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New Zealand has passed a law to transition to net-zero carbon emissions by 2050 as part of its efforts to tackle climate change.

The Zero Carbon Bill provides a framework to support New Zealand’s preparations for the effects of climate change and keeping global warming below 1.5C.

Climate Change Minister James Shaw said: “This is a historic piece of legislation and is the centrepiece for meaningful climate change action in New Zealand.

“Today we take a significant step forward in our plan to reduce New Zealand’s emissions.

“The Bill belongs to New Zealand and together we have ensured law that ensures we shift towards a low emissions country that keeps us all safe. The budgets provide the pathway towards the 2050 target and confidence for New Zealanders that we are moving towards a more climate-resilient future.”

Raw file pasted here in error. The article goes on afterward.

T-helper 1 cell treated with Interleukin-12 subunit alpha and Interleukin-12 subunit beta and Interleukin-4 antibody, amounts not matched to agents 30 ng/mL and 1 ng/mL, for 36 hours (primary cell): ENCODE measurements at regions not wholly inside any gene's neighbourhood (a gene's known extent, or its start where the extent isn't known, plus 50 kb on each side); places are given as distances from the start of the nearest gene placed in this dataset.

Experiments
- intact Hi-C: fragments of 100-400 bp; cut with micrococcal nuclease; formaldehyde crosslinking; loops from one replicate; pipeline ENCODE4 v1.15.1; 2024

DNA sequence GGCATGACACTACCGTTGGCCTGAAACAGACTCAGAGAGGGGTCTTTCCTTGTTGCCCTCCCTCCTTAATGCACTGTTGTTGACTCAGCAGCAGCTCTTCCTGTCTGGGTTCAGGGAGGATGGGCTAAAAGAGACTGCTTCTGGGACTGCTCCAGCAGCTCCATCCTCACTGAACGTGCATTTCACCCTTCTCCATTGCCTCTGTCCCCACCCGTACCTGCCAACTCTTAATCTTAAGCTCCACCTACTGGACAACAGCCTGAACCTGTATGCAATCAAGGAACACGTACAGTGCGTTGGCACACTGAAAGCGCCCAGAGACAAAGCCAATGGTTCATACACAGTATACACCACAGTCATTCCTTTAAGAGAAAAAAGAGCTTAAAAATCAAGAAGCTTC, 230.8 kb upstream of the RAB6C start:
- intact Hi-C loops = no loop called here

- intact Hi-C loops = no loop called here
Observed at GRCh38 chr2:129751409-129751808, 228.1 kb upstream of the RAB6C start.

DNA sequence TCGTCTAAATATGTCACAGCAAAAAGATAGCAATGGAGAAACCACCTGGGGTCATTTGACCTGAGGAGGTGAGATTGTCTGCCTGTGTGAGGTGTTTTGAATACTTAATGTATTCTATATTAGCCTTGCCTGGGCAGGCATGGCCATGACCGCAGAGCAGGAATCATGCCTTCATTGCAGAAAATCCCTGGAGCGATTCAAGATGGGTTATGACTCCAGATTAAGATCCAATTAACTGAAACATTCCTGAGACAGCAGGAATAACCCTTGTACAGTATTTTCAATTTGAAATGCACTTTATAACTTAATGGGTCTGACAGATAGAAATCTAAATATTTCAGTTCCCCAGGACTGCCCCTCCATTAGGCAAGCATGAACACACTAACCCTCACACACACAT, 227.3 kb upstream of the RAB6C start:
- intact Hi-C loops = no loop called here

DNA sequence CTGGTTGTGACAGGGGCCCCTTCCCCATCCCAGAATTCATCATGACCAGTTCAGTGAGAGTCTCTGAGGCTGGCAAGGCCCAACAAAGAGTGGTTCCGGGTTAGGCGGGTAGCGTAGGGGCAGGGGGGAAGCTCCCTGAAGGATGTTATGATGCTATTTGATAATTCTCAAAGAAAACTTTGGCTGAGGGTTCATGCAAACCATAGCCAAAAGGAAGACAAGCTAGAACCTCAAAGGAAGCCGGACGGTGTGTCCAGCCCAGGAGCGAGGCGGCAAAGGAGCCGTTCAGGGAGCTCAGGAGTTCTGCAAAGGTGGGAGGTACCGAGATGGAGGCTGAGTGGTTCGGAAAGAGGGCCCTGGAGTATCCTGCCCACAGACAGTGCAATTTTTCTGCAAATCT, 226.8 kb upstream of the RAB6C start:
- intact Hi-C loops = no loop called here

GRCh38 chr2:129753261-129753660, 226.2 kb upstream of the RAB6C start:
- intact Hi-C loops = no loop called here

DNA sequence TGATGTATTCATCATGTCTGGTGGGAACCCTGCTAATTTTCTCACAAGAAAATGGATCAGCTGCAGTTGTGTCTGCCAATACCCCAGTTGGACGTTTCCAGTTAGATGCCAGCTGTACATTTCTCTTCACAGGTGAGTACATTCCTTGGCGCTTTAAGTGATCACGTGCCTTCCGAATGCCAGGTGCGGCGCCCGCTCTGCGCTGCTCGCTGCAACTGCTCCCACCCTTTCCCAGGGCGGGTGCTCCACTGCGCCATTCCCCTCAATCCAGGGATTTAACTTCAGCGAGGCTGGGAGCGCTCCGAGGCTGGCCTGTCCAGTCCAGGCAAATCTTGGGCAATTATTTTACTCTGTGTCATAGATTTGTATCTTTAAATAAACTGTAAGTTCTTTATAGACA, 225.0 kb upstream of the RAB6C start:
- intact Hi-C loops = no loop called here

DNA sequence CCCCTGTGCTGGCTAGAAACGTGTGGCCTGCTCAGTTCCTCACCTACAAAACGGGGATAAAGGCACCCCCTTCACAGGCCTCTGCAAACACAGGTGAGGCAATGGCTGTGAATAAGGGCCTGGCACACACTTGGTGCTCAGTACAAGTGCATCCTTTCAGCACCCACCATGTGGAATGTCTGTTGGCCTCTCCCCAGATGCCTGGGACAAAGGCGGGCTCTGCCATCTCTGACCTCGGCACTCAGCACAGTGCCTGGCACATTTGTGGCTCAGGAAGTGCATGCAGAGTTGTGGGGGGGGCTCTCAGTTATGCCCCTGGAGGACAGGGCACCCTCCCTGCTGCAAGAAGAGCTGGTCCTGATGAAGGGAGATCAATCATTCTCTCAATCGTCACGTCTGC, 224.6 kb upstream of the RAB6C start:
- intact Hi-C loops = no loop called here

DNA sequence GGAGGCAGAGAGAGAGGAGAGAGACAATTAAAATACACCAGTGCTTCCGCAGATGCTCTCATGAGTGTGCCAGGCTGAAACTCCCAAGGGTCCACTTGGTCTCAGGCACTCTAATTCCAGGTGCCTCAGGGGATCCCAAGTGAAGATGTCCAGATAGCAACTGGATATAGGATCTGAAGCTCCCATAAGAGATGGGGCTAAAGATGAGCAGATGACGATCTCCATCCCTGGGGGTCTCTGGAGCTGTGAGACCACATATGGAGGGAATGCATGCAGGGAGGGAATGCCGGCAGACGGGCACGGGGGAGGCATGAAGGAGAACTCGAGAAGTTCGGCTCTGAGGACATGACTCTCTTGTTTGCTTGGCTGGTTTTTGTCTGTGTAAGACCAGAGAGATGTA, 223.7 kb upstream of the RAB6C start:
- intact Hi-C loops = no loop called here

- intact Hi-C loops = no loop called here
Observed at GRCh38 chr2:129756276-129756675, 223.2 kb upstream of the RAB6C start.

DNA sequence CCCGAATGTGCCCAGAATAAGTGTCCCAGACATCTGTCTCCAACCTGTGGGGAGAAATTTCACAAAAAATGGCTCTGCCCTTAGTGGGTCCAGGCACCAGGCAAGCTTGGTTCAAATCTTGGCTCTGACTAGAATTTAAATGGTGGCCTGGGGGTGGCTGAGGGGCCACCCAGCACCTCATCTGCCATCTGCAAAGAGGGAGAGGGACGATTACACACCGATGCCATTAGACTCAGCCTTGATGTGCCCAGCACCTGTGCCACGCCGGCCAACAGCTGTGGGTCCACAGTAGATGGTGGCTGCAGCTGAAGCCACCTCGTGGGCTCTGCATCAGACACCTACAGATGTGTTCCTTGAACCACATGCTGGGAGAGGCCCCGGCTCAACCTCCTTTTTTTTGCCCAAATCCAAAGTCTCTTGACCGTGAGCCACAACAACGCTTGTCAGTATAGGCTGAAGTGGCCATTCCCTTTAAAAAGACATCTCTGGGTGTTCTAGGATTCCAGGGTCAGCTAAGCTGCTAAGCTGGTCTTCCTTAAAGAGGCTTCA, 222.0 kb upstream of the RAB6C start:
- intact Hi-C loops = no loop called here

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Other government-supported initiatives include strengthening the Emissions Trading Scheme, the inclusion of agriculture in emissions pricing by 2024, the planting of one billion trees by 2028 and increased investment in green hydrogen and biofuels, with the aim of achieving 100% renewable electricity generation by 2035.

In addition, New Zealand looks set to join countries like Holland, England and Scotland in transitioning to electric and low emissions transport, with plans to make vehicles more affordable and the establishment of a $100 million Green Investment Fund.